As tensions between London and Beijing heightened in the last few days, triggered by China’s clampdown on Hong Kong, Chinese officials harshly condemned pronouncements made by the UK.
“The UK government keeps making irresponsible remarks on Hong Kong affairs,’’ said China’s London Ambassador Liu Xiaoming on Monday.
The UK sees the new security law in Hong Kong as a “clear and serious” violation of the terms agreed between London and Beijing before the UK gave back its one-time colony to China.
The UK government of Boris Johnson has announced that millions of Hong Kong residents who still hold British National (Overseas) passports would now be given a path to full UK citizenship.
Ambassador Liu slammed the UK offer and said China would decide on its response based on the UK’s action.
“This move constitutes gross interference in China’s internal affairs and openly tramples on the basic norms governing international relations,” he told reporters in London.
He said China would decide on its response after seeing how Britain proceeded with its passport offer.
Although Prime Minister Boris Johnson describes himself as a “Sinophile”, he has also spoken of the need to “stick up for our friends in Hong Kong”, straining relations with Beijing.
He has also toughened his language on a provisional decision to allow China’s Huawei to be involved in the development of Britain’s 5G infrastructure, saying he would protect critical infrastructure from “hostile state vendors”.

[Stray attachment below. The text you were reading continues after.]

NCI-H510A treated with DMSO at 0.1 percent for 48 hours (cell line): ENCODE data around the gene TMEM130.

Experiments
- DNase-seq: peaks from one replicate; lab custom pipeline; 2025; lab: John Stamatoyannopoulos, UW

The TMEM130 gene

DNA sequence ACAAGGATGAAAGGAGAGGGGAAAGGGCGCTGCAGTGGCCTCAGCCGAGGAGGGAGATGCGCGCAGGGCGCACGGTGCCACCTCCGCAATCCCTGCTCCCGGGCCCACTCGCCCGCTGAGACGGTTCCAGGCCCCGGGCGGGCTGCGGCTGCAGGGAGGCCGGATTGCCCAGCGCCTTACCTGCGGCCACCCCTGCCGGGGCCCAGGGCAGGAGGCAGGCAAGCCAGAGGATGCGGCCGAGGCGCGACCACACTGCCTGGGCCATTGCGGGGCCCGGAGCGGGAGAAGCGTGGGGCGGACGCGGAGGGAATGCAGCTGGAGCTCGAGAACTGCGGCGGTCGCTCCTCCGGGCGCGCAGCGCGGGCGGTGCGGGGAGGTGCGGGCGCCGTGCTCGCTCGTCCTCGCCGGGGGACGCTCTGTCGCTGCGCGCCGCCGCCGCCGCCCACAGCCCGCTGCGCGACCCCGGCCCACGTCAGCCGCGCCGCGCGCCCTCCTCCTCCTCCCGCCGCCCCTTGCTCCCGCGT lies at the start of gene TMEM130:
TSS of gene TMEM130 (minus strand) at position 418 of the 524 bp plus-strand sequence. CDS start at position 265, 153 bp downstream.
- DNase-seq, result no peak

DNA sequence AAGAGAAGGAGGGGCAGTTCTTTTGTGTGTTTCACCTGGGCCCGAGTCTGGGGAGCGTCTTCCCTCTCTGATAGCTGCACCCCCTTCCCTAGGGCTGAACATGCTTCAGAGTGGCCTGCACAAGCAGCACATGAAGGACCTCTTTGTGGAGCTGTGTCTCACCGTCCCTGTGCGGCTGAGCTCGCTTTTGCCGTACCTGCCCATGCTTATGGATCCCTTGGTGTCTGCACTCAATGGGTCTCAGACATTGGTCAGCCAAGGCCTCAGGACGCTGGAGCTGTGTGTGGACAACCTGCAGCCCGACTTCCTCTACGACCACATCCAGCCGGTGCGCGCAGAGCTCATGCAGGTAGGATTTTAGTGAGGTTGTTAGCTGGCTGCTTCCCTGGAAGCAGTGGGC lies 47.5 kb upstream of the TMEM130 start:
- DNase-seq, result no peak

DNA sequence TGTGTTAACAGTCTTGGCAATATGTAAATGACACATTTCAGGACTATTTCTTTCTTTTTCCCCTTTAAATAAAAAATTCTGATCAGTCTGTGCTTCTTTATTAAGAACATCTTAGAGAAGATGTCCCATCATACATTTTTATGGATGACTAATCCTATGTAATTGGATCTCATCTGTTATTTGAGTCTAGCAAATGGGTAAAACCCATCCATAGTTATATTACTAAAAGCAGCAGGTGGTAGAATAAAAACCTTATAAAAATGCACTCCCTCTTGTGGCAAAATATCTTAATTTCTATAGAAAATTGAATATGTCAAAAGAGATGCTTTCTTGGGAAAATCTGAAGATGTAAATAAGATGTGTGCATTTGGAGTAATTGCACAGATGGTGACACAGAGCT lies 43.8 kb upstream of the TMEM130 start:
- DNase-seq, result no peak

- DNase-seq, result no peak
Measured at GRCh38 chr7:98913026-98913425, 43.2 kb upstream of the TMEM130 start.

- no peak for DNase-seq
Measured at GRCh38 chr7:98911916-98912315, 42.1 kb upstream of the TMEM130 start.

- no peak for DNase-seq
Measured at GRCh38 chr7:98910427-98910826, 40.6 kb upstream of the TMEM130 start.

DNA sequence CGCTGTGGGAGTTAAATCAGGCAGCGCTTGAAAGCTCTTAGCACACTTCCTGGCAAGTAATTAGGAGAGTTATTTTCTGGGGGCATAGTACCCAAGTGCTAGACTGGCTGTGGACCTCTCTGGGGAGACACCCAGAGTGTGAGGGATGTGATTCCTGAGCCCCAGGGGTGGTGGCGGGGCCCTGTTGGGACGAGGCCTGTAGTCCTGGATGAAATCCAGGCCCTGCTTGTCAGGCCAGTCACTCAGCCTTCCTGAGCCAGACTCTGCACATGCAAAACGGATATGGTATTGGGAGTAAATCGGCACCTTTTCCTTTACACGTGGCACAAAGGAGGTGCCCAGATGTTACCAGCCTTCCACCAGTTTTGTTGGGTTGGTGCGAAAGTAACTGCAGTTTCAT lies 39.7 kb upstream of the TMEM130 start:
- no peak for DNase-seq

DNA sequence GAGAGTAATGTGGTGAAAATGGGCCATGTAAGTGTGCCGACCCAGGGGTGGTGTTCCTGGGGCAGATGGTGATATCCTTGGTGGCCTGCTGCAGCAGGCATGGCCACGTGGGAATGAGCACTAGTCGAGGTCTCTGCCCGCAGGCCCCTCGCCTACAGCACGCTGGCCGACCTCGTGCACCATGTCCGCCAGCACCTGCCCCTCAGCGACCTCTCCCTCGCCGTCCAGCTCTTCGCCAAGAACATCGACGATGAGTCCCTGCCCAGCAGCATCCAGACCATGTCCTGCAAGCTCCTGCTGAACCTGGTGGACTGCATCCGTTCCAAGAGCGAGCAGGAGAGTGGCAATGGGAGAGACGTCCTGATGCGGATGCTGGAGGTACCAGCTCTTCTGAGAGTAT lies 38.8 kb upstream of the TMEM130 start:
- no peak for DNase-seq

Johnson has faced intense pressure from the United States and some British lawmakers to ban the telecommunications equipment maker on security grounds and Britain’s media minister said on Monday the Huawei decision was not set in stone.
Liu said that, although China wanted friendly relations with Britain, there might be many consequences if Britain treated Beijing as an enemy or with suspicion.
“We want to be your friend. We want to be your partner. But if you want to make China a hostile country, you will have to bear the consequences,” he said.
He said a U-turn on its Huawei decision would damage Britain’s image as an open, business-friendly environment and it meant London had to “bounce to the tune of the other countries”.
“The China business community are all watching how you handle Huawei. If you get rid of Huawei it sends out a very bad message to other Chinese businesses,” Liu said.
In 2015, former British Prime Minister David Cameron heralded a “golden era” in bilateral relations with Beijing but these have soured amid growing dissent in Hong Kong. Liu said he hoped it was not over but Britain had to be careful how it characterised China.
“Whether it is over or not is not up to the Chinese side,” he said. “We have every reason to have good relations with the UK.”
Hong Kong returned to China on Jul 01, 1997, under a “one country, two systems” formula guaranteeing wide-ranging autonomy and freedoms not enjoyed on the mainland, including an independent judiciary. (Source: CNA)